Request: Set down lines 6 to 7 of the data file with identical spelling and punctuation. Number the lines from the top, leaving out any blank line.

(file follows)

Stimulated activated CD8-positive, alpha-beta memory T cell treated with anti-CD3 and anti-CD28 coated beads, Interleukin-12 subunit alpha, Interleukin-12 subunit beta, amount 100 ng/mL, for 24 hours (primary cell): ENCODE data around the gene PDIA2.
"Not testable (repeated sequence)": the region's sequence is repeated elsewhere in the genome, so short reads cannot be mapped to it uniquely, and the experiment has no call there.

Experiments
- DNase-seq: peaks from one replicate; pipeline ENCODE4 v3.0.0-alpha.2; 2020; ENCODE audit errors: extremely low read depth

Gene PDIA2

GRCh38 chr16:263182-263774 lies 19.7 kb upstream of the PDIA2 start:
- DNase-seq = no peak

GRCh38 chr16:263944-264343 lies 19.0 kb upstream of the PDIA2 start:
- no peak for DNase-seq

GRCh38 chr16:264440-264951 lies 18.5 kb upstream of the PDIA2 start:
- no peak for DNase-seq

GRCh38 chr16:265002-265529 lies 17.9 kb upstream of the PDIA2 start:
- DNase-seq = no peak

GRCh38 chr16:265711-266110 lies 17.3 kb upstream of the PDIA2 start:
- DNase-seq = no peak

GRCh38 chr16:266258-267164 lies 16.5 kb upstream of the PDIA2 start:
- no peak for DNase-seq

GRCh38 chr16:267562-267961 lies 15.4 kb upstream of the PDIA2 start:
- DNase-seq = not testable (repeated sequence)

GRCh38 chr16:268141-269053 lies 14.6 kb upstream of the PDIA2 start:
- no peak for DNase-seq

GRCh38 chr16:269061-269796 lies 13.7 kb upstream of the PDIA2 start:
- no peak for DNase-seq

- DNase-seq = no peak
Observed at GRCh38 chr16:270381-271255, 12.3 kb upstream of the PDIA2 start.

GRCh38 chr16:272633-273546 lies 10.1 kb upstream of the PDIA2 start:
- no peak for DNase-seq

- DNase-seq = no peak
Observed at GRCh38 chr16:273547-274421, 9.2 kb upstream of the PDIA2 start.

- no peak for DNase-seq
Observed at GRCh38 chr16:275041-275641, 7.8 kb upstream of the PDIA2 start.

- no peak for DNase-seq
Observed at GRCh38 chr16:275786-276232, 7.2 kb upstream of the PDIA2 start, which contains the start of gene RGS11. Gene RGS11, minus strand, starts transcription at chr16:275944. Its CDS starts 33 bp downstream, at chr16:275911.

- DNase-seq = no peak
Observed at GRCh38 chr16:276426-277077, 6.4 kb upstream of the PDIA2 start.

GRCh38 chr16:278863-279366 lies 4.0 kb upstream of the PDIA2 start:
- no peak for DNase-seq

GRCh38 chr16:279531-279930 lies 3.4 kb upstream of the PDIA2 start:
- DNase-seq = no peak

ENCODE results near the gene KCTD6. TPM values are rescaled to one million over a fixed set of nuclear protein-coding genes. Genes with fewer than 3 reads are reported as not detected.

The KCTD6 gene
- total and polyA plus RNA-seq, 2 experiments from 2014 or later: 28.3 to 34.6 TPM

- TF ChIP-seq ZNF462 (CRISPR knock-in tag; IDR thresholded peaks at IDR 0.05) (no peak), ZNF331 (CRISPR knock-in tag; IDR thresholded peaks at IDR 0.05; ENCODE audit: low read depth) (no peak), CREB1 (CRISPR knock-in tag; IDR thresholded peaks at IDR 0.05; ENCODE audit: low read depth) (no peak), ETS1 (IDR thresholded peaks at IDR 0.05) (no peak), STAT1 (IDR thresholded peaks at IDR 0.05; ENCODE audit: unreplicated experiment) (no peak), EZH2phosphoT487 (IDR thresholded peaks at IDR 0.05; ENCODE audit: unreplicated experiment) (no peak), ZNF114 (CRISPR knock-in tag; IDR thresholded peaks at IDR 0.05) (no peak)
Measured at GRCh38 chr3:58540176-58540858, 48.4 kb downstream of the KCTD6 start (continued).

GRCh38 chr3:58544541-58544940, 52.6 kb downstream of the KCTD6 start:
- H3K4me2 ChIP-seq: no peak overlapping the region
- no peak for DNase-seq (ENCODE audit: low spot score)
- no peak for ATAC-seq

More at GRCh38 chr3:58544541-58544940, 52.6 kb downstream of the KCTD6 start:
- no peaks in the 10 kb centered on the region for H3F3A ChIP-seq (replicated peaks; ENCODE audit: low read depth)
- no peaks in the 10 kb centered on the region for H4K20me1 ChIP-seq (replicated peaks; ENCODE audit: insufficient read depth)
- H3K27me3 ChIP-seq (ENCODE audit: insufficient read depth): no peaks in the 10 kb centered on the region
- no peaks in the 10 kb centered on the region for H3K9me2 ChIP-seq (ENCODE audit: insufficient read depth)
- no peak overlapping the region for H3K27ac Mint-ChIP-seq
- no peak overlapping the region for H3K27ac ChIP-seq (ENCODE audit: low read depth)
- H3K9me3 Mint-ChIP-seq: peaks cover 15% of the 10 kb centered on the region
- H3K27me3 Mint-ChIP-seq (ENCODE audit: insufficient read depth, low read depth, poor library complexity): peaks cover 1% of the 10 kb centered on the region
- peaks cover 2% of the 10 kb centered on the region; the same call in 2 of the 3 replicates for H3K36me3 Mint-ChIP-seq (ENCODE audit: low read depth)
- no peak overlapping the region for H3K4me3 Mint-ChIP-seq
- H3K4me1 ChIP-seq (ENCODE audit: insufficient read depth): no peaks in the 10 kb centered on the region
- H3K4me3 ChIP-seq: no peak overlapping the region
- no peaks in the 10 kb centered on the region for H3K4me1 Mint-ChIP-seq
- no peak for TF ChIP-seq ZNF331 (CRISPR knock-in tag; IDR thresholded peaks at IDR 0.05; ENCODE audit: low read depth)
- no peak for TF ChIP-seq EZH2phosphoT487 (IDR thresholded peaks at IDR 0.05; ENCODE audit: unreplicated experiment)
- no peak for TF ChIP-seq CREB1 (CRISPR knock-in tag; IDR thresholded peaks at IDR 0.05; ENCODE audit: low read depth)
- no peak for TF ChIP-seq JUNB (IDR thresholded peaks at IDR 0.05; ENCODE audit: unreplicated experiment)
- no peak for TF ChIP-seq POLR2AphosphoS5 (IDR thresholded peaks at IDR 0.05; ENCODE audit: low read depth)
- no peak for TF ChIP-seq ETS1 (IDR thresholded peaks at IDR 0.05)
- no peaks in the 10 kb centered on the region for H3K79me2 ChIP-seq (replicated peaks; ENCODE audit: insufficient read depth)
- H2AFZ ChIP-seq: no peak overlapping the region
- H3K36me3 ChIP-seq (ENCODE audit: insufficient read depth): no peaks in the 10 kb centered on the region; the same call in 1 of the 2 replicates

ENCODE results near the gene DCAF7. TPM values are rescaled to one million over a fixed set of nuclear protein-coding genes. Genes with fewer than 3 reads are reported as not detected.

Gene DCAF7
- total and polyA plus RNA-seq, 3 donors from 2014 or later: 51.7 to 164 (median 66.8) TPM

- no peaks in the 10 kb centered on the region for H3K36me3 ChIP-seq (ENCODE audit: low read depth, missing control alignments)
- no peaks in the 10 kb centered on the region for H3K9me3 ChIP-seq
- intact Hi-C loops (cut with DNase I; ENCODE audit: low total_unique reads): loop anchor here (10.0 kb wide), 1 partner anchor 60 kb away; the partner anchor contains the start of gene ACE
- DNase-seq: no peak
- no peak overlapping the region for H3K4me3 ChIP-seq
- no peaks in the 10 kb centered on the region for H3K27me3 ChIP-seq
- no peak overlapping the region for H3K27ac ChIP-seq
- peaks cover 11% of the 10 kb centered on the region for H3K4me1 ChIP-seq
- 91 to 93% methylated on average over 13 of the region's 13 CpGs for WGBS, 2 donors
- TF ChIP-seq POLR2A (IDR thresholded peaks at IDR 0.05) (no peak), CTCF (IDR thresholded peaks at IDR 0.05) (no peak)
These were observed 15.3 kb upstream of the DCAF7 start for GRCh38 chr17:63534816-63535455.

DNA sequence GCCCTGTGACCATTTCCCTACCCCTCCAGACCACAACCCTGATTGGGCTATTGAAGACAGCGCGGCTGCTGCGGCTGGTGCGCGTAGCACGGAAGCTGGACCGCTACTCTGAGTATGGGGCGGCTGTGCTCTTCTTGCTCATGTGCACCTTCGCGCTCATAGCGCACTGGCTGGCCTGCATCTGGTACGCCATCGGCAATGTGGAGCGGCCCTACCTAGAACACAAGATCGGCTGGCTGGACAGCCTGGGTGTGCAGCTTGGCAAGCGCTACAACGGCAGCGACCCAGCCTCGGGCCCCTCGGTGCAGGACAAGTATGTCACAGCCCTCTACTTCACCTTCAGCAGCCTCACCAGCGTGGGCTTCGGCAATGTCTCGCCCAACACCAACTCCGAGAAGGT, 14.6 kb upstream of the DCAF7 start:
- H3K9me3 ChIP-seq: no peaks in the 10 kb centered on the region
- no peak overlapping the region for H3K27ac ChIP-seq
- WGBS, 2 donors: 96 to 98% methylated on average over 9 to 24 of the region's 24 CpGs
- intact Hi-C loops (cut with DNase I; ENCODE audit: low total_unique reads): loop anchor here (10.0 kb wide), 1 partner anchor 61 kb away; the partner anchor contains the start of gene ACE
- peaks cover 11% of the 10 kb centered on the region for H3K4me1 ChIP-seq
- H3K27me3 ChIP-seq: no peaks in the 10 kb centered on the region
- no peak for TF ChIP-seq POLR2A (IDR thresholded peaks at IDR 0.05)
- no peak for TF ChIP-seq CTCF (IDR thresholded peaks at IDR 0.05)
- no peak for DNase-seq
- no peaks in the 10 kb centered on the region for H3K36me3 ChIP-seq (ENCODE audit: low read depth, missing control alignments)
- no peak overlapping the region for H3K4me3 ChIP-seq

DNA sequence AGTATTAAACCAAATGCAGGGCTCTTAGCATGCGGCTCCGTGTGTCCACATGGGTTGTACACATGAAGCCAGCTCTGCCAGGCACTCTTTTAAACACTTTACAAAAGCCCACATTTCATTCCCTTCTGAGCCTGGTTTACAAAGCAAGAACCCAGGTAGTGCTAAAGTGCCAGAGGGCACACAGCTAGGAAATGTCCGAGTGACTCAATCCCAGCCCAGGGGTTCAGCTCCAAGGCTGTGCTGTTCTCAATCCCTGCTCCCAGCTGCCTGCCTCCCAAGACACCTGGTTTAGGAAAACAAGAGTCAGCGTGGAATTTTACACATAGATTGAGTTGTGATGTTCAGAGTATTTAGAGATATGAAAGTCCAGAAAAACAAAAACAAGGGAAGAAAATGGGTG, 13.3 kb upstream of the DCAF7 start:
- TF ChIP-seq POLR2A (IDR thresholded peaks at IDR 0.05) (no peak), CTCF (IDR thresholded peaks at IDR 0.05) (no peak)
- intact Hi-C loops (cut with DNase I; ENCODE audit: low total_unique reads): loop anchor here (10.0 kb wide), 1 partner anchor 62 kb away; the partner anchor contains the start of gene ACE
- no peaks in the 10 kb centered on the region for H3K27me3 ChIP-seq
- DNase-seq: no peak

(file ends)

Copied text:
GRCh38 chr16:263182-263774 lies 19.7 kb upstream of the PDIA2 start:
- DNase-seq = no peak